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Healthline Connects

Most Angioplasties Unneeded, According to New Study

Half a million patients a year with chest pain are getting unnecessarily or prematurely treated with stents to open blocked arteries when drugs are just as effective, according to an upcoming study in the New England Journal of Medicine.

Stenting is an increasingly common procedure where a tiny balloon is inserted into a severely blocked artery, and then removed, leaving the device to hold the artery open. Stents were developed to combat the tendency of many blood vessels to close quickly after an angioplasty. Angioplasty and stenting usually cost between $25,000 and $50,000.

The New York Times reports:
Since 2002, practice guidelines from the American Heart Association and the American College of Cardiology have called for using angioplasty and stenting — or bypass surgery, an even more invasive alternative — only after extensive efforts to treat the symptoms of such patients with drugs. But they have been increasingly ignored, cardiologists say, by patients and doctors choosing the more immediate and initially reliable relief provided by stenting.
Patients who received stents did not live longer or have fewer heart attacks than patients treated only with drugs. In both groups, 7 of 10 were free of chest pains after 5 years of treatment.

Previous studies have shown that stenting is recommended for patients who have poor blood flow to the heart during stress or exercise that isn't relieved by rest or medication. Stenting can also save lives when used during heart attacks.

But a half million Americans who get stents fall into the group in this study that isn't believed to be in danger of a heart attack despite accumulated plaque narrowing the coronary arteries by 70% or more.

"You are not putting yourself at risk of death or heart attack if you defer," and considering the safety worries about drug-coated stents putting patients at increased risk of blood clots, it may be wise to wait, said Dr. Steven Nissen, a Cleveland Clinic heart specialist and president of the College of Cardiology.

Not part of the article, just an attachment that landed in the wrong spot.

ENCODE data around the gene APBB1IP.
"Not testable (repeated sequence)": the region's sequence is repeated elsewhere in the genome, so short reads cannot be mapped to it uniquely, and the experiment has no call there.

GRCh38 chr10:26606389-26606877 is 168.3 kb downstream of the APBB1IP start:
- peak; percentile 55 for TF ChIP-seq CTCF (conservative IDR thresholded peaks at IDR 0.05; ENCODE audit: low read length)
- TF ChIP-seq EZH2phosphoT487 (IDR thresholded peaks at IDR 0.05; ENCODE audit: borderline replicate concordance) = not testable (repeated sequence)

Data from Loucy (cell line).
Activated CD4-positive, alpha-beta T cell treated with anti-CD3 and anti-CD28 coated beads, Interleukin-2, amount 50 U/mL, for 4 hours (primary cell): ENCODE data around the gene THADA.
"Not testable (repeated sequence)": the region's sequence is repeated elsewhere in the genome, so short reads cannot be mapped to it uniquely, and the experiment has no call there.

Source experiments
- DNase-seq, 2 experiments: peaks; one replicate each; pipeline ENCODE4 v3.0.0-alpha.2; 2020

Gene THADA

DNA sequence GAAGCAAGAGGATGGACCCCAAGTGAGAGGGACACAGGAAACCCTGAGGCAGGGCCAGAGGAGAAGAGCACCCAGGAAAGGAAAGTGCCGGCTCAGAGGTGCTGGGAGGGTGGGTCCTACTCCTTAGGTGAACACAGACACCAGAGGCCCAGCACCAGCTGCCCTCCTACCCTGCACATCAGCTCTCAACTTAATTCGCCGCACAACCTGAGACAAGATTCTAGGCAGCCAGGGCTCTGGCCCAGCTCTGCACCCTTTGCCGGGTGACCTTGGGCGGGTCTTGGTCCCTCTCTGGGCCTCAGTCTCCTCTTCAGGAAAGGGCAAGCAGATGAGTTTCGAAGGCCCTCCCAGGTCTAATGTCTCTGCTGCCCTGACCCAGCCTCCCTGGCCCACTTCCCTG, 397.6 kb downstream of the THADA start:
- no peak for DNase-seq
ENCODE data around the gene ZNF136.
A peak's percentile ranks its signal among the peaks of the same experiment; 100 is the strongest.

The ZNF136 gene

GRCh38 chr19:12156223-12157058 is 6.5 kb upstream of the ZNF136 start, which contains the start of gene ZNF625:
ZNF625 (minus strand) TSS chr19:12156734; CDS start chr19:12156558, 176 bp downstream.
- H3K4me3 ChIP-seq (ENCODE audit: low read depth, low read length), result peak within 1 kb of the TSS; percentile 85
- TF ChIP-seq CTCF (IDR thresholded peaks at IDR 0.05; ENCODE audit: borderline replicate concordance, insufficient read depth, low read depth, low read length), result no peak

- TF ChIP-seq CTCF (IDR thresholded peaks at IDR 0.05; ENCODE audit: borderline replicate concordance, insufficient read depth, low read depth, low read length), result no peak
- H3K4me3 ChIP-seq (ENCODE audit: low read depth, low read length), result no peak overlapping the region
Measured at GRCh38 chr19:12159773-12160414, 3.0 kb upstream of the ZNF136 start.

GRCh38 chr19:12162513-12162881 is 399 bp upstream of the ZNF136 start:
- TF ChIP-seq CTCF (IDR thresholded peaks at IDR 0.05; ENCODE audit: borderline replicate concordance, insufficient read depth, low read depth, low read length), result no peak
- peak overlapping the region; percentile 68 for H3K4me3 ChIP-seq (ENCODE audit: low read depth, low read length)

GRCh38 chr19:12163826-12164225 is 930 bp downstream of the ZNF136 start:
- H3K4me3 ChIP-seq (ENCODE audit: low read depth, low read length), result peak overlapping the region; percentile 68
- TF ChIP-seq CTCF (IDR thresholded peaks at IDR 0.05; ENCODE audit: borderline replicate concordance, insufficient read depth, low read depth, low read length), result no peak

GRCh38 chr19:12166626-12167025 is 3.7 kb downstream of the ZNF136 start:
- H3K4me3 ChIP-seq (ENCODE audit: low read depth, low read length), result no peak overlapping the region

The study is not without its detractors - especially from companies who manufacture stents, which generate $3B in sales, and doctors who perform angioplasties.

One of those doctors spoke at a meeting sponsored by stent maker Boston Scientific Corp., and was responsible for the leak of the study's results, which weren't due out until Tuesday.

The study "was rigged to fail, and it did," said Dr. Martin B. Leon of Columbia University to several hundred of his colleagues Sunday night. "A lot of people have been taking shots at us, and we need to go on the offense for awhile." Columbia responded by saying that it was "extremely disappointed" that the study's results were released prematurely, and "will be considering strong sanctions againgst the individual or individuals involved."

As for why angioplasty doesn't help more, experts point out that it treats only one affected artery at a time, while drug therapies work on all arteries. Also, the kinds of blockages treated by angioplasty tend to be less lethal.

"Even though it goes against intuition, the blockages that are severe that cause chest pain are less likely to be the source of a heart attack than segments in the artery that are not severely blocked," said Dr. David Maron, a Vanderbilt University cardiologist who helped lead the new study.

"Often I think that patients are under the impression that unless they have [a stenting] procedure done, they're not getting the best of care and are at increased risk of having a heart attack and die," continued Dr. Maron. "This study shows that is not true."
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